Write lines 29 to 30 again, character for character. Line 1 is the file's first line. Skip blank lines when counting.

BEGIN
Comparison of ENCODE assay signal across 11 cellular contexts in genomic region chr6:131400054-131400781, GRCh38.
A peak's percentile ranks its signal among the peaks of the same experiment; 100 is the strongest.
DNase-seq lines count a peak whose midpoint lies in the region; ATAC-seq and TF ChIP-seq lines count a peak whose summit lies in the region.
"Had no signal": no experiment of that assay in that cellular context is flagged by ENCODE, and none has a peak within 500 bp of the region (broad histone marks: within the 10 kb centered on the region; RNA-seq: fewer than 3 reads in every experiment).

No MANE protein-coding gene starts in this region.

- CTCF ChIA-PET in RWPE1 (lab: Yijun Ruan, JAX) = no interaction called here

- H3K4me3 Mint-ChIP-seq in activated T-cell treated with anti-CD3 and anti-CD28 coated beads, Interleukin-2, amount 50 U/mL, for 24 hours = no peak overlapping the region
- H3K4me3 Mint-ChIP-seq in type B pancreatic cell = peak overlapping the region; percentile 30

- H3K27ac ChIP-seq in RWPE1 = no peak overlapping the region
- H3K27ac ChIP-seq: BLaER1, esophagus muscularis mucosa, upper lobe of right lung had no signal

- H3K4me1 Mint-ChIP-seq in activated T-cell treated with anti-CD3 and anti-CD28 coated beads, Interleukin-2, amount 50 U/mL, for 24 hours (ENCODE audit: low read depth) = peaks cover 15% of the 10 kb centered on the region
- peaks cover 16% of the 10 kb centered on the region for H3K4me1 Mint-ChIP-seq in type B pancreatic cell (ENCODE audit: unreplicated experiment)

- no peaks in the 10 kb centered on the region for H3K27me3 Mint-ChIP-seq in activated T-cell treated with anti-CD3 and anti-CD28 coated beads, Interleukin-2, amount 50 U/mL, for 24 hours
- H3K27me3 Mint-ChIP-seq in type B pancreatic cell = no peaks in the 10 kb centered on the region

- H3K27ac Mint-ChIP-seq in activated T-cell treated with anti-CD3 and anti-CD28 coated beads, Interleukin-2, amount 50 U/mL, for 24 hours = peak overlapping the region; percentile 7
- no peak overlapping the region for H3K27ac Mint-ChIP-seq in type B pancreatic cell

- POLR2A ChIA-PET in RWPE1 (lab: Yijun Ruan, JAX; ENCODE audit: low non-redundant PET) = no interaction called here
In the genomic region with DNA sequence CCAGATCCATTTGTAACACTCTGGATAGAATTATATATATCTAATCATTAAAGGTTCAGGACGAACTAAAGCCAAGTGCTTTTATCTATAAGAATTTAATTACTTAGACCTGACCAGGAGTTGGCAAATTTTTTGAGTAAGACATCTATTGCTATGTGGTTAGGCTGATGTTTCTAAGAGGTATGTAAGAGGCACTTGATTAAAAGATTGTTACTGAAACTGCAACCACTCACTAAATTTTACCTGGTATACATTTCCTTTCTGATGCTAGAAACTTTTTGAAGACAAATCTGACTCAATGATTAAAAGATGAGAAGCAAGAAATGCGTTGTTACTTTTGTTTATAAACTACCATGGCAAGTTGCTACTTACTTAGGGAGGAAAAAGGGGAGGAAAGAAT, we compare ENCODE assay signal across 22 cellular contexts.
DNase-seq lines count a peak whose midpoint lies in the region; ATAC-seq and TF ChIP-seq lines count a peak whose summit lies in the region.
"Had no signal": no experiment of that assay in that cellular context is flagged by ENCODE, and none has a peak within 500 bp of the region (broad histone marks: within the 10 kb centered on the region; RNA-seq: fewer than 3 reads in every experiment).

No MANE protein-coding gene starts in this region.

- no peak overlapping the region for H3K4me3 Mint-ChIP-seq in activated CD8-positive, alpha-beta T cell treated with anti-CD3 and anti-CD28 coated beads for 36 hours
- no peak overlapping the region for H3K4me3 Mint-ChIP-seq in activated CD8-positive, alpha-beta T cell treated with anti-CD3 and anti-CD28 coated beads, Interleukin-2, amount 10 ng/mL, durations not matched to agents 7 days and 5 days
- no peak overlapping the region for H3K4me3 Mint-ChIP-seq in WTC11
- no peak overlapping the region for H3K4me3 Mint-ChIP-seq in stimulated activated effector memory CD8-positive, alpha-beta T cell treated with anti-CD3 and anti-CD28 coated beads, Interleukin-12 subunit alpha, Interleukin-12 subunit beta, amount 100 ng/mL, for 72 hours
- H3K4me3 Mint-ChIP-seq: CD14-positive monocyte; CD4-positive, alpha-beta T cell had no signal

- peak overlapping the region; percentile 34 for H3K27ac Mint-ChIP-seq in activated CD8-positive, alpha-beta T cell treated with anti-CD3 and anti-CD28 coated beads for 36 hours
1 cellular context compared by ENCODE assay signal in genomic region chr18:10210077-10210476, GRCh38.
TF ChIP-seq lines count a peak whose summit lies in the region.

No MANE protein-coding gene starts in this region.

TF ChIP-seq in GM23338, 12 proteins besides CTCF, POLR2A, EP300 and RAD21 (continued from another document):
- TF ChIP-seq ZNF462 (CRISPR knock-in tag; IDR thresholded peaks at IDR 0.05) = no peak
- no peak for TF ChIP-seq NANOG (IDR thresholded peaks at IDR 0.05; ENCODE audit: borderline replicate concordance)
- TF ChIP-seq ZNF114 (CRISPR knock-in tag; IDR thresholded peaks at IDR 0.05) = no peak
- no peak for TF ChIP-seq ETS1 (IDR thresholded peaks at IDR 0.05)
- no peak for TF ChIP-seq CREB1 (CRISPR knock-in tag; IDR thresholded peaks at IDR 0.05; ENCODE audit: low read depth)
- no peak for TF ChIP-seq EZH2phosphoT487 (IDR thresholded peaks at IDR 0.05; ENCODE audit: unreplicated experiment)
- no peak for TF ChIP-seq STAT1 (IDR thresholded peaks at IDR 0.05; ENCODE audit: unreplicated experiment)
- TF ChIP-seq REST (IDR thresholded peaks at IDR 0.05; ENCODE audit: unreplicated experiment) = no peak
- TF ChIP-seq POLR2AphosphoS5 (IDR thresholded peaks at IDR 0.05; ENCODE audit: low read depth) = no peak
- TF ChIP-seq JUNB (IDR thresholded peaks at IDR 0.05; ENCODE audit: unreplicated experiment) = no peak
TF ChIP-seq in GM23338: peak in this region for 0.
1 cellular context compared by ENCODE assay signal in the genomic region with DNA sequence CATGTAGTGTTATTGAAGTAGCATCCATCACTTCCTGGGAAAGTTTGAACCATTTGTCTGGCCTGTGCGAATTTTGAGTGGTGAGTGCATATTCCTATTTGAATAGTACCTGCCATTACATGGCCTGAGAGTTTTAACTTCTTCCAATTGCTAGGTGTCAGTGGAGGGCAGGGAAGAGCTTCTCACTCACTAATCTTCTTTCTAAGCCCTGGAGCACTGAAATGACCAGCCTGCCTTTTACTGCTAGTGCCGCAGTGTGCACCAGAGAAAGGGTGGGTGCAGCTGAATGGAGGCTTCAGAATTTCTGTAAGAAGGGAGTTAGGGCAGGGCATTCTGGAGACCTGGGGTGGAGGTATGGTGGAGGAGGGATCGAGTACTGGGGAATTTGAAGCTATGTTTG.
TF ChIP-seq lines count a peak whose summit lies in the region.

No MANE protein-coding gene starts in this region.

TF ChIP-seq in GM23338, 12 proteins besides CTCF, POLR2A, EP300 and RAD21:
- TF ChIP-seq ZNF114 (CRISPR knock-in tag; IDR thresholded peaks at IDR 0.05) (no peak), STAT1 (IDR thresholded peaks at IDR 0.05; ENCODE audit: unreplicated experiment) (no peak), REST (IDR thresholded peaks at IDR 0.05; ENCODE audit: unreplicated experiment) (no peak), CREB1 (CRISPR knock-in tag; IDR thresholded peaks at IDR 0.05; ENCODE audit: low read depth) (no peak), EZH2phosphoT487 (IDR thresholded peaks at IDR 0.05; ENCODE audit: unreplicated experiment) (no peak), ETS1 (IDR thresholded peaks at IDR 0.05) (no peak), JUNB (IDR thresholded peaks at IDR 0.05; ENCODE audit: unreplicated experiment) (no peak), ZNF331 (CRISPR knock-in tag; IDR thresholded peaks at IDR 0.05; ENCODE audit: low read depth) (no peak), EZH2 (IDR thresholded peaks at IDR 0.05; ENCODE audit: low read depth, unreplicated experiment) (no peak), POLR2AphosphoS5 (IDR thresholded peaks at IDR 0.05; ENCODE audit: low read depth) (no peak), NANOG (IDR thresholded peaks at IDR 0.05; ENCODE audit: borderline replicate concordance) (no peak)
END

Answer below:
TF ChIP-seq lines count a peak whose summit lies in the region.

No MANE protein-coding gene starts in this region.